Tuesday, 23 July 2019

Questions (1361)

Louise O'Reilly


1361. Deputy Louise O'Reilly asked the Minister for Health the preparations taken to date by the HSE to develop its own chemotherapy compounding capacity on the island of Ireland to reduce reliance on the United Kingdom for chemotherapy medicines; and if he will make a statement on the matter. [32660/19]

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Written answers (Question to Health)

Compounded chemotherapy products, or Systemic Anti-Cancer Therapies (SACT), are specific medications produced to meet individual patient requirements. SACT are provided in the 8 designated cancer centres and in 18 other hospitals, ensuring that patients receive their treatment as close to home as possible.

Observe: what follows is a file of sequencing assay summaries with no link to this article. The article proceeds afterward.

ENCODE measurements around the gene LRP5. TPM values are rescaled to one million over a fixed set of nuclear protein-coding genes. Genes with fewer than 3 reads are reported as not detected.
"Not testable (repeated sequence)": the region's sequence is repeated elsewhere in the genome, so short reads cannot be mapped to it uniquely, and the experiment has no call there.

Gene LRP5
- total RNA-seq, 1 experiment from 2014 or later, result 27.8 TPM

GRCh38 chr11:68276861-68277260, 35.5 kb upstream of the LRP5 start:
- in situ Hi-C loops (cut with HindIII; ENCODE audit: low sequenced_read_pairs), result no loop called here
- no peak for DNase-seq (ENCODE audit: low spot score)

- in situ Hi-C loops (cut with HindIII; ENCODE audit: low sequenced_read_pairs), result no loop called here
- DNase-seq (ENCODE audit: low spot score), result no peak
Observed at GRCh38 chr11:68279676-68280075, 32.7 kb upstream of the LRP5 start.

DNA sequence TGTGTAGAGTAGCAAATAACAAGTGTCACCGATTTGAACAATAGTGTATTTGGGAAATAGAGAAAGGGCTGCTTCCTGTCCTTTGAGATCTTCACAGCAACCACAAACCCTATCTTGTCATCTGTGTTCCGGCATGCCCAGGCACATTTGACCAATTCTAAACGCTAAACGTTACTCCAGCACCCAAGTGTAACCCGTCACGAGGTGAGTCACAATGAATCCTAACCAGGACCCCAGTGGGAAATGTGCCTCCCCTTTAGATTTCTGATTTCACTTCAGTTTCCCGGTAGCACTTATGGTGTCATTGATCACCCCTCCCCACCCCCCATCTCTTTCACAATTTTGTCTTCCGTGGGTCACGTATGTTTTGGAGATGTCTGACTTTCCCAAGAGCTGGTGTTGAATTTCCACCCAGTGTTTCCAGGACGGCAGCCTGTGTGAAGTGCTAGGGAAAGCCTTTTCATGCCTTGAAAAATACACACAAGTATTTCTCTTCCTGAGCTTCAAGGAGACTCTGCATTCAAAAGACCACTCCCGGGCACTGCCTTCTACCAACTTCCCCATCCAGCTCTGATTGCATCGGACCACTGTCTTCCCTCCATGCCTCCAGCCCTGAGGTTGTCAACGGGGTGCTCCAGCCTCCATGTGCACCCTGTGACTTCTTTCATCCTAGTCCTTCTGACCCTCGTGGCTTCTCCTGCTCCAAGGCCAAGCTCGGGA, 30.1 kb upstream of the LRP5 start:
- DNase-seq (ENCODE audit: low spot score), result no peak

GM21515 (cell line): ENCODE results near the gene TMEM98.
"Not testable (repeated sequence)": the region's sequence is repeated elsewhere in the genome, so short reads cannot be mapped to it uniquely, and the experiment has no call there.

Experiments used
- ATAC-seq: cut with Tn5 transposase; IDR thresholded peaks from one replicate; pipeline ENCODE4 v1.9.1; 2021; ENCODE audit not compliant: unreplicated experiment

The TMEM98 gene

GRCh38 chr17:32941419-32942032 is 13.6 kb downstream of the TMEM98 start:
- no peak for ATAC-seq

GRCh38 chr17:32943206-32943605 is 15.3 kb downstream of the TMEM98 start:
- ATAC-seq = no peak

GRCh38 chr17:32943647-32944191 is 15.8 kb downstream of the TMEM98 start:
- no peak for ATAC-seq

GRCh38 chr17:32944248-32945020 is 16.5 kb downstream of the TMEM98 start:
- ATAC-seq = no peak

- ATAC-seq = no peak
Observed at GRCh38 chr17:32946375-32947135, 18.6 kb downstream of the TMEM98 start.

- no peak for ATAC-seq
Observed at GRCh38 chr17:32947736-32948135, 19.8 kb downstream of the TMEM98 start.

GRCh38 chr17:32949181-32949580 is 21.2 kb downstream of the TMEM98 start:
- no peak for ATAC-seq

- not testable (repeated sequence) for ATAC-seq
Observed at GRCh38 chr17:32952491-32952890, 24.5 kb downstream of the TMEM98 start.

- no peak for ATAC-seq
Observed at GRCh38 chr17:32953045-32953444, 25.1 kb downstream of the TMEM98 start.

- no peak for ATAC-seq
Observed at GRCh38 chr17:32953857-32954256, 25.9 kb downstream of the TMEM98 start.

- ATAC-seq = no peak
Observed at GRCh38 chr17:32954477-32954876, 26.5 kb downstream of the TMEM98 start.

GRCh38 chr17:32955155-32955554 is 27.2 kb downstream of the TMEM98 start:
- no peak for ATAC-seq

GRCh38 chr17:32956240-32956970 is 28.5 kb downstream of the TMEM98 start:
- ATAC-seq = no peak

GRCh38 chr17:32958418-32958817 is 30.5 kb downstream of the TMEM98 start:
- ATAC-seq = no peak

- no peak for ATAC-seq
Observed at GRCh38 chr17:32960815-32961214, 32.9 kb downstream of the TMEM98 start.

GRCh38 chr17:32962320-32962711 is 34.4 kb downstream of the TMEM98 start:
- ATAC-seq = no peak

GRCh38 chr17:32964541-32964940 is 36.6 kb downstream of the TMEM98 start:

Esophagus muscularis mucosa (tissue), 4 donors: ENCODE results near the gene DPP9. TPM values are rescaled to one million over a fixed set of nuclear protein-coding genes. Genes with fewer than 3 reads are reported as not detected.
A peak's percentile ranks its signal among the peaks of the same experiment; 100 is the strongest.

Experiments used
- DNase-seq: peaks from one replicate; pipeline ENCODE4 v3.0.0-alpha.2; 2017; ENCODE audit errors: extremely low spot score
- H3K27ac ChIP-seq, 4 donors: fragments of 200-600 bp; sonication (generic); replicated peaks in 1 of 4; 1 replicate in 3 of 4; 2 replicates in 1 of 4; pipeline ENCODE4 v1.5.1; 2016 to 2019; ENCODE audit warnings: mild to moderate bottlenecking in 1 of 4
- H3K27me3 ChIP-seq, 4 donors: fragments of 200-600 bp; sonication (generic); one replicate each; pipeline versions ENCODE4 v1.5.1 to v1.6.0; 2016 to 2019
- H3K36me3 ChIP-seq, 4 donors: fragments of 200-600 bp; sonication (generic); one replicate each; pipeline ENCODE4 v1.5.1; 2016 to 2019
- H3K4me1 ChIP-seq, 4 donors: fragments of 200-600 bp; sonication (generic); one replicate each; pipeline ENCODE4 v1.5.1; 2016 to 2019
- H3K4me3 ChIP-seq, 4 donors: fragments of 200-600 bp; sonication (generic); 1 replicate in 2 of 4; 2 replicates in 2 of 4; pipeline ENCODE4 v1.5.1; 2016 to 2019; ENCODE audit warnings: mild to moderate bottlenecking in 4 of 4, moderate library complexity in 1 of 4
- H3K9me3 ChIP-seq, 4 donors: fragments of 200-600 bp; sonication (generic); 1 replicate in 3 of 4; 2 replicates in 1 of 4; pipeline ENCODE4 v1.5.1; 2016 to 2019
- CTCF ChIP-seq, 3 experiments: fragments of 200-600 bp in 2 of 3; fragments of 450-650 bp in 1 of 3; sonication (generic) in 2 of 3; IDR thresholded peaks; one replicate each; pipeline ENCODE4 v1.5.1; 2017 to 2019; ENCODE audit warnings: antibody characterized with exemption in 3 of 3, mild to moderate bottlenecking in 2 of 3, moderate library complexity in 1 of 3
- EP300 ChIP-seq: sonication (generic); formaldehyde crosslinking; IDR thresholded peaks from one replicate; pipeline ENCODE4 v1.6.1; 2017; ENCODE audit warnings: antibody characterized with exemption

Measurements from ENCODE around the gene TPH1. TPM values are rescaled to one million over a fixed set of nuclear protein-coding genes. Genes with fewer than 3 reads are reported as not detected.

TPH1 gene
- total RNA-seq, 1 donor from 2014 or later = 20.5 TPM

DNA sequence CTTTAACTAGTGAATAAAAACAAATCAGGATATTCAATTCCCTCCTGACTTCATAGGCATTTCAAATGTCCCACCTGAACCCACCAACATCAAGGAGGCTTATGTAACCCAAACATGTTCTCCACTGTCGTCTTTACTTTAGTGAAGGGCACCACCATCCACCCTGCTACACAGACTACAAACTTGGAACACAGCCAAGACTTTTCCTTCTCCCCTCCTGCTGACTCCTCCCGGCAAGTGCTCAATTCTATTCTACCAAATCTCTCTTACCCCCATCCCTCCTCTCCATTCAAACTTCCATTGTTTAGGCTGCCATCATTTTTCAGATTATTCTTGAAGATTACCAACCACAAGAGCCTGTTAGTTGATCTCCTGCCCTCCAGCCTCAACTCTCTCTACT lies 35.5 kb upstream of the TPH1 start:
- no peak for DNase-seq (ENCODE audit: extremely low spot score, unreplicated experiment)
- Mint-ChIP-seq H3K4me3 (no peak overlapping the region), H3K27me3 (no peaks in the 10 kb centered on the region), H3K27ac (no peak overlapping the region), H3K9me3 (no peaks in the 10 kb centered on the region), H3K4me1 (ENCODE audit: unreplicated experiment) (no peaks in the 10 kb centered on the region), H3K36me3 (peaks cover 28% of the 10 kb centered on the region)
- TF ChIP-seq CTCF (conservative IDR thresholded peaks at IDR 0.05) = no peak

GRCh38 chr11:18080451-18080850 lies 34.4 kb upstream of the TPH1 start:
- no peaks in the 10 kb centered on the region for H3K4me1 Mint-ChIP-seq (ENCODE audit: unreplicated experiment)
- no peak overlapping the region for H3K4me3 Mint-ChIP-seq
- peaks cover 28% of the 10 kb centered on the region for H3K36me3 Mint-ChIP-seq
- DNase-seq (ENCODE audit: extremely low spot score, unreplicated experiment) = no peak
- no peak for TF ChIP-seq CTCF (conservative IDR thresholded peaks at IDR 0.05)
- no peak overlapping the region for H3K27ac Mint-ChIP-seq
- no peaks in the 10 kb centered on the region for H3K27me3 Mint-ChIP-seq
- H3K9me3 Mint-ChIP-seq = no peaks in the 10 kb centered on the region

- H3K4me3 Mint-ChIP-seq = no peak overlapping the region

Of the 26 hospitals providing SACT services, 17 have aseptic compounding units and 9 are fully dependent on outsourcing. While this need is partly met by an Irish-based supplier, approximately 15% of compounded SACT is sourced from the United Kingdom at present.

As part of the overall Government response to the planned exit of the United Kingdom from the European Union, my Department and the HSE are working on a comprehensive and co-ordinated set of actions to ensure, as far as is possible, continuity of supply of all medicines post-Brexit, with a clear focus on particularly important medicines such as compounded chemotherapy treatments.